Politics

Why Everyone Is Talking About Donald Trump and Russia

On Monday, Twitter was set ablaze by a report suggesting that servers associated with Donald J. Trump's private organization were communicating with a Russian bank.

Slate contributing editor Franklin Foer chronicled alleged communications between the Trump Organization server and Russia-based Alfa Bank.

Foer communicated with an anonymous group of computer scientists who flagged the server activity as suspicious. He suggested the server could be delivering secret messages to the bank. These emails might expose ties between the Republican presidential nominee and Russian financial interests or the Russian government, the piece theorized.

Respected computer scientist John Vixie lends credence to Foer's theory. In the piece, he's quoted as saying, "The parties were communicating in a secretive fashion. The operative word is secretive. This is more akin to what criminal syndicates do if they are putting together a project.”

However, other cybersecurity experts questioned the piece on Twitter and in blog posts.

There's a much simpler explanation for the server activity than the exchange of secrets between Trump and Russia, information technology consultant Naadir Jeewa asserted on both Twitter and Medium. Instead, what was presented as secret server link actually appeared to be an email marketing system spamming a bank employee who had stayed at a Trump hotel.

Jeewa laid out the situation, as he saw it, in a series of tweets:

On Medium, Jeewa looked into Alfa Bank's server infrastructure and concluded that it appeared to be checking if for spam.

The way email systems function and the problems that befall them "seems to indicate system malfunction as the most plausible explanation," he writes.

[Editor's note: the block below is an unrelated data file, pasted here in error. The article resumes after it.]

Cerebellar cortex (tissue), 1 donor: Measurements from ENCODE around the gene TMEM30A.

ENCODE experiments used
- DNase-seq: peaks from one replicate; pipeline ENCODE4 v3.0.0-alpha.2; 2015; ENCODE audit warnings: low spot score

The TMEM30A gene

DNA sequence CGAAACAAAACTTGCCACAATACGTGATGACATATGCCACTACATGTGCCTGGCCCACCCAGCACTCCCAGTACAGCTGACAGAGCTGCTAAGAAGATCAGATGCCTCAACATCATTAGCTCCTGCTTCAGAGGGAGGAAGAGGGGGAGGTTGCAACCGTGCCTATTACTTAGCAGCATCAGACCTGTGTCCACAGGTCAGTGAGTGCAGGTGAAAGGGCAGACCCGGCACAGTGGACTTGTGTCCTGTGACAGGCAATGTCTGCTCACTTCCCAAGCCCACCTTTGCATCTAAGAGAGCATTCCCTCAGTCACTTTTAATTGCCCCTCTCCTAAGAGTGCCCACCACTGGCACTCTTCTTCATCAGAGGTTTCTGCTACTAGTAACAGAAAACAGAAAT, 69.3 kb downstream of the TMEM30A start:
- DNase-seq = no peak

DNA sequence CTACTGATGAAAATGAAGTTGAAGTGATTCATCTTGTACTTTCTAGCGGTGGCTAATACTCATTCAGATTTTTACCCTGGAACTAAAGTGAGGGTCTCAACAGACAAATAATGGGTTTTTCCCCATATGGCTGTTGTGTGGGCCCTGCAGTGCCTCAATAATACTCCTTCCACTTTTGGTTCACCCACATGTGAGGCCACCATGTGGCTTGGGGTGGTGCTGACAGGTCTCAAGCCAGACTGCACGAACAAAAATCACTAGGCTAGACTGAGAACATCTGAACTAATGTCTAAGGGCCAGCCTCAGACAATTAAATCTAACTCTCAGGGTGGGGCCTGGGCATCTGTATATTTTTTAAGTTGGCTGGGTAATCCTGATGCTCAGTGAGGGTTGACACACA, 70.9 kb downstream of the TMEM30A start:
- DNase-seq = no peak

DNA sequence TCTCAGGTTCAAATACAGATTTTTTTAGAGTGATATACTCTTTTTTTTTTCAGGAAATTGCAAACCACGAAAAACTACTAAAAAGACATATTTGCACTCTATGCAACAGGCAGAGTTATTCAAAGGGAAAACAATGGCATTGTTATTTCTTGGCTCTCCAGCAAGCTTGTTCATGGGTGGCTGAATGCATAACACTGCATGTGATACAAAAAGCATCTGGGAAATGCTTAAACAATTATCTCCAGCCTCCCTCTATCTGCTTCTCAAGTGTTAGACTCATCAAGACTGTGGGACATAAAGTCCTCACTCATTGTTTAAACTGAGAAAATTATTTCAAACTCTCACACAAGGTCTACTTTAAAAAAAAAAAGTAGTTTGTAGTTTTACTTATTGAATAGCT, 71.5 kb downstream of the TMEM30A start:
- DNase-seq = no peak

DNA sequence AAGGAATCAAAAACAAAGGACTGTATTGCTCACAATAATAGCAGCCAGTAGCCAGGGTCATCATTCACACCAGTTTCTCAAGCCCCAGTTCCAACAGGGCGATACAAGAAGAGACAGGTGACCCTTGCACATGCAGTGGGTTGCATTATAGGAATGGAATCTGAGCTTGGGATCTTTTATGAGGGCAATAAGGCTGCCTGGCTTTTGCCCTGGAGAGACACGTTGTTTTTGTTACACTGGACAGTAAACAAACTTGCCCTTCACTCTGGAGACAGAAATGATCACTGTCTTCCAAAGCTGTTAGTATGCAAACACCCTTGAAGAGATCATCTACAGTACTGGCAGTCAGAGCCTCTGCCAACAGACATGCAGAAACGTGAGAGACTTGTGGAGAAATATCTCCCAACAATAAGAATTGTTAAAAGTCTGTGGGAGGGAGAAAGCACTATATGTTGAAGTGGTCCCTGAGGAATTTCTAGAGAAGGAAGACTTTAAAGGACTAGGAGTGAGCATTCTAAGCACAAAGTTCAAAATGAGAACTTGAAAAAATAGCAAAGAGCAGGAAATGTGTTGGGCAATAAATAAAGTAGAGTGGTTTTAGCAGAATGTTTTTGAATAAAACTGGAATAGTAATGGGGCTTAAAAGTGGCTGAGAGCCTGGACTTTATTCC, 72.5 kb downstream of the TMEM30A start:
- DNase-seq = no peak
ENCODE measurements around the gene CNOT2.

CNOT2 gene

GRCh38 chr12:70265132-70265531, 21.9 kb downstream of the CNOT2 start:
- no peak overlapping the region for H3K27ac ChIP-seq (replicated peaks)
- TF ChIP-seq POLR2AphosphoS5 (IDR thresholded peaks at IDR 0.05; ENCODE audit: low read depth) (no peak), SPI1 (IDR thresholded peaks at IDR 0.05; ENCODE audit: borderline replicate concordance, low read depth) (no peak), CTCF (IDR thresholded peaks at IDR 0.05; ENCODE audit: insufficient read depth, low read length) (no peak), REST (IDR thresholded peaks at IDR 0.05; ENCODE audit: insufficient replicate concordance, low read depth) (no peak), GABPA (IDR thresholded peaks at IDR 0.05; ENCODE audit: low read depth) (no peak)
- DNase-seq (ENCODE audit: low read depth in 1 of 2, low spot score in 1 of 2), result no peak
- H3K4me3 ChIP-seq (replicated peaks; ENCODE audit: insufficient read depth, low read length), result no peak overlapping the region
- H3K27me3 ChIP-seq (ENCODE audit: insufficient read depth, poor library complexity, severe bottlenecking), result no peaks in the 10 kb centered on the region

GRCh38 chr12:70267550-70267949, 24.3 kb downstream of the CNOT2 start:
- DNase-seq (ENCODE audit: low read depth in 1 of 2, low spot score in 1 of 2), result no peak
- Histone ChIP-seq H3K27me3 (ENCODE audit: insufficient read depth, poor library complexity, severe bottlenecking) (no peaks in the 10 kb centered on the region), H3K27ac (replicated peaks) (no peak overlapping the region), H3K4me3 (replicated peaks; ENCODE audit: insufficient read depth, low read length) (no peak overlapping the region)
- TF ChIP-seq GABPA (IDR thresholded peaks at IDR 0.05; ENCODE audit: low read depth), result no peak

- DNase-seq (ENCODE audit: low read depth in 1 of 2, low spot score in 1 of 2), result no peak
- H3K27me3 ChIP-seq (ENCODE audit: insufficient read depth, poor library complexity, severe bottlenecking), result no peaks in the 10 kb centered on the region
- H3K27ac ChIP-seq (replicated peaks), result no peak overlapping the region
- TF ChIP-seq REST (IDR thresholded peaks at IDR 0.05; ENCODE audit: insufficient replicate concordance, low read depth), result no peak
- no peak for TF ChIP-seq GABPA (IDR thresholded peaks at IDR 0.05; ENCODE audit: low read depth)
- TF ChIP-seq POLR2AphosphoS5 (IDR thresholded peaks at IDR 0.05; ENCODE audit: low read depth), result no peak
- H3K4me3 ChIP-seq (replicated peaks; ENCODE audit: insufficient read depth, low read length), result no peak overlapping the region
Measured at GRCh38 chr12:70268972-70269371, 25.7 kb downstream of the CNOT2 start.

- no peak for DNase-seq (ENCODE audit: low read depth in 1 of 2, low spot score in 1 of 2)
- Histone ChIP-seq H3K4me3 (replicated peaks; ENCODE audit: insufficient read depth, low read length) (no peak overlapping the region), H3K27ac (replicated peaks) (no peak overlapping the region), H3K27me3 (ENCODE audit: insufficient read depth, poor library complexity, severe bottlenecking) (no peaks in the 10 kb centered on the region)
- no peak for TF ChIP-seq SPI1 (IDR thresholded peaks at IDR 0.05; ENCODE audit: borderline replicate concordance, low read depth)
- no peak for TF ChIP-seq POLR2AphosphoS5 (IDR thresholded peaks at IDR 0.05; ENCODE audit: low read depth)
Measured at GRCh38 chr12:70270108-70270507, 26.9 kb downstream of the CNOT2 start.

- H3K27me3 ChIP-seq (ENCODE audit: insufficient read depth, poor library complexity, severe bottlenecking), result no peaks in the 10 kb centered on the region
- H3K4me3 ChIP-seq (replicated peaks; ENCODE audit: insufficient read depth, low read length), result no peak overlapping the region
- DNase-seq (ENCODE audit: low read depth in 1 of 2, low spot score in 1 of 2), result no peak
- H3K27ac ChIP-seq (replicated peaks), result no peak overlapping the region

“Amongst the security researchers online, the growing consensus is that the email server had malware on it and kept spamming the Alfa Bank server with emails,” Jeewa told ATTN: over email.

“My problem with the article, and why I called it out as garbage is because the way they describe standard industry practice as allegedly nefarious behavior,” he explained.

“There's no indicator that Trump or his campaign would ever have had access to the server," Jeewa said.

Trump spokeswoman Hope Hicks told Slate: "The current traffic on the server from Alphabank's [sic] IP address is regular DNS server traffic—not email traffic. To be clear, The Trump Organization is not sending or receiving any communications from this email server."

These critiques support a statement provided by Alfa Bank and an alleged FBI review reported by the New York Times hours later.

The bureau allegedly looked at the server and "concluded that there could be an innocuous explanation, like a marketing email or spam, for the computer contacts," the Times reports. (The FBI declined to comment to the Times Monday.)

Foer, who also conceded in his original article that there could be a non-nefarious reason for the server link, tweeted Tuesday that he is writing a follow-up piece.

The FBI investigation into potential Russian interference remains ongoing but is not focused on Trump specifically, the Times reports.

The report arrived after a flurry of outcries from Democrats for the FBI to release information on Trump's ties to Russia, as Politico reports. According to the Times, the bureau has been investigating potential Russian election interference since the summer. The bureau is focused on the possibility of an election day hacking attempt and ex-Trump campaign chairman Paul Manafort's ties to Russia, Ukraine and other former Soviet states, the Times reports.